To recap: You have a banker, not a bank. Bring every piece of paper that you own. French bankers don't negotiate like American bankers. You don't actually apply for a mortgage until you've been approved. You are not approved until the regional office signs off. There's a waiting period.  And don't forget, the banker can get COVID and let your paperwork sit on his desk for a couple of extra weeks. That's where we were the last time that I posted. It gets better. After satisfying Frederick's request for updated French tax info, I thought that we might be home free. Silly me. Out of the blue, more requests for documents. Statements for the past three months for our Belgian account. Proof that we had paid off the mortgage on our current house. And how about the deed to the new house? You know, the one that the mortgage is for. Let's take them one at a time. BELGIAN ACCOUNT We don't have any accounts in Belgium. Frederick said that we did, that we had

MACRON, 1/6, PIZZA, AND OTHER BITS AND PIECES: #9

  MACRON IS PISSED OFF. SO AM I. I don't care if it was political calculation, a slip of the tongue, or simply an uncharacteristic burst of honest feelings from a politician. But I am not pissed off that Macron is pissing off the people who piss me off by not getting vaccinated. As the controversy over Macron's statement concerning the last 10% of the French who are holding out against the jab plays out, anti-vaxxers are being interviewed by the media. And what those interviews bring to light, admittedly as anecdotal evidence, is that the anti-vaxxers have no problem purchasing fake vaccine passes or borrowing the passes of friends and family in order to go to restaurants and cinemas while unvaccinated. In other words, they have no problem breaking the law and endangering other people's lives, demonstrating that they are not merely criminals. They are sociopaths.  Yes, such rants are becoming more and more common. Given that anti-vaxxers are such a small minority - in numbe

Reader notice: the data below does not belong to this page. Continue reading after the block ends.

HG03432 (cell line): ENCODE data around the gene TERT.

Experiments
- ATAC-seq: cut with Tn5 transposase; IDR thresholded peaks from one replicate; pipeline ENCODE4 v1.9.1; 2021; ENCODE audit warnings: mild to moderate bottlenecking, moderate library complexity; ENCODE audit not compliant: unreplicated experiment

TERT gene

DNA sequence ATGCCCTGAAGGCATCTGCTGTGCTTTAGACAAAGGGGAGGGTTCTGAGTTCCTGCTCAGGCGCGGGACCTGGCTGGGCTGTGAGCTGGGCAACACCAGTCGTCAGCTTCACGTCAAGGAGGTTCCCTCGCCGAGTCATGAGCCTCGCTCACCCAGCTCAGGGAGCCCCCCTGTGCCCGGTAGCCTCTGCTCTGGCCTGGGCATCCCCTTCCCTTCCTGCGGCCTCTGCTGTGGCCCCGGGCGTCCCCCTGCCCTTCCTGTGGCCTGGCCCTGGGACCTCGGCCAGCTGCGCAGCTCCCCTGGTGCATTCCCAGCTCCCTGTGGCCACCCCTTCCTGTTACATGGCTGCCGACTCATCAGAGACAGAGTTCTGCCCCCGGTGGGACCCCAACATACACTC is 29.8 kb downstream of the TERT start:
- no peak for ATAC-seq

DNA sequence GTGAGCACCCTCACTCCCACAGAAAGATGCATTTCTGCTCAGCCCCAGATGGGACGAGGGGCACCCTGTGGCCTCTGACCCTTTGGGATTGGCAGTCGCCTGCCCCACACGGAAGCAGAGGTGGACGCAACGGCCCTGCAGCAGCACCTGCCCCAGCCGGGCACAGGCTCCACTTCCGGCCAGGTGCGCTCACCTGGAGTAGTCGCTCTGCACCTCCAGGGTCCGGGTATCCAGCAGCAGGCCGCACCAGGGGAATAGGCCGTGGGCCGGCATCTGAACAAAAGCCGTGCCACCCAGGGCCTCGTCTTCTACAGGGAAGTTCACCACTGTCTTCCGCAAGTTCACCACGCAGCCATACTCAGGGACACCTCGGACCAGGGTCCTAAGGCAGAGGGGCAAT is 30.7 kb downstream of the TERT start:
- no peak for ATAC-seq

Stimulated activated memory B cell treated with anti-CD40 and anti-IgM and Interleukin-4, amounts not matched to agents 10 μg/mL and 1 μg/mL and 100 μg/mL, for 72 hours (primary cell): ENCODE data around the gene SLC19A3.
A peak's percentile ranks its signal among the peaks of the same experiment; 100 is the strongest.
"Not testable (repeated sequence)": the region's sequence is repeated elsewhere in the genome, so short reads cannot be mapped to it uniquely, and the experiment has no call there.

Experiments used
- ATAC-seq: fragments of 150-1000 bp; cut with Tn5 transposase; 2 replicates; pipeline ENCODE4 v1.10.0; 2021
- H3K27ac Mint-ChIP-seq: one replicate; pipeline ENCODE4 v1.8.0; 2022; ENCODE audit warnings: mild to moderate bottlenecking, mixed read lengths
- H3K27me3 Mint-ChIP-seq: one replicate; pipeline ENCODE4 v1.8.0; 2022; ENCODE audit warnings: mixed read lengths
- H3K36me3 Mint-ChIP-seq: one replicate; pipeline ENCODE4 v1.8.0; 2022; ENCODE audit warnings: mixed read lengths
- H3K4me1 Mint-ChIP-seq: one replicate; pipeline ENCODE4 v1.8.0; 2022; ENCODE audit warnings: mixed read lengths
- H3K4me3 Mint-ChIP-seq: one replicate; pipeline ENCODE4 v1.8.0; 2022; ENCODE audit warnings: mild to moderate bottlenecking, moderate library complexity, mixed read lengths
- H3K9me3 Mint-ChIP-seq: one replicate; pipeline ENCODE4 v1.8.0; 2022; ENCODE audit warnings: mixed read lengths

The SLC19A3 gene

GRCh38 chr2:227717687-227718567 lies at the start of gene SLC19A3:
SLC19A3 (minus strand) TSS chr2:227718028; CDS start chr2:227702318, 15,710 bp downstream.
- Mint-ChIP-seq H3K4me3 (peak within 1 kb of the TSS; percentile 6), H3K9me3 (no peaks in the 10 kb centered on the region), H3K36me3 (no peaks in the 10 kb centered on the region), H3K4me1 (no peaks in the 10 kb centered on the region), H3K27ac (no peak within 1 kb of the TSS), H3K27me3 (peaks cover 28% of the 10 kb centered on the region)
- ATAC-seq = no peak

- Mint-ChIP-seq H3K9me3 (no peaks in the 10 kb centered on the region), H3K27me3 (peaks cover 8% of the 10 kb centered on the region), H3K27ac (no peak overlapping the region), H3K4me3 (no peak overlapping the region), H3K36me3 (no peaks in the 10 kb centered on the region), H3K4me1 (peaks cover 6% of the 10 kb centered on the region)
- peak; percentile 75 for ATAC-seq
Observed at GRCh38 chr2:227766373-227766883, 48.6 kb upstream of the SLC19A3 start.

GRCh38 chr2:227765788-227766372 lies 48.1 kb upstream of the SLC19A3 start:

STUFF TO KNOW ABOUT FRENCH MORTGAGES: #8

  Every interaction with a French institution teaches valuable lessons. Usually, those lessons involve learning patience. The French bureaucrat/fonctionnaire has a list and loves to check the boxes. Here are a few boxes that you need to be checking.   You have a banker, not a bank. I don't know how it is for folks with abundant resources, but we are just average folks with an income close to the French national average. That means that there's one person at the bank that handles our account, our banker. Frederick. It's a small branch with just a few employees, so there's no hand off. Frederick works on our dossier and, if he's not around, the dossier sits. (More about that later.) Get to know your banker. Bring every piece of paper that you own when meeting with your banker to discuss your request for a mortgage. If you have been living in France, five years worth of tax returns. French tax returns. (If you live in France, you have to file whether you have to pay F

CURRENCY TRANSFERS AND PNC BANK: #7

    PNC BANK I’ve had no problem with PNC Bank for nearly forty years. Free checking. Online banking. Overdraft protection. Hardly a hiccup. But today, if I found myself back in the USofA (besides wondering why the heck I wasted my time, money, and health by returning), one of the first things that I would do would be to get my money out of PNC Bank and into a bank that was dedicated to customer service in the 21st Century and sufficiently competent to provide it. Although Social Security direct deposits our retirement benefits to our French bank account, the companies handling our IRA investments are based in the US and my retirement package from work can deposit only in an American bank account. And so, we retained our PNC account as our focus moved abroad. There’s one problem, though. One MAJOR problem. We live in France and PNC is reluctant to give us our money when we want it.  You see, we've bought a new house and we're selling our current one. If we had sold the old one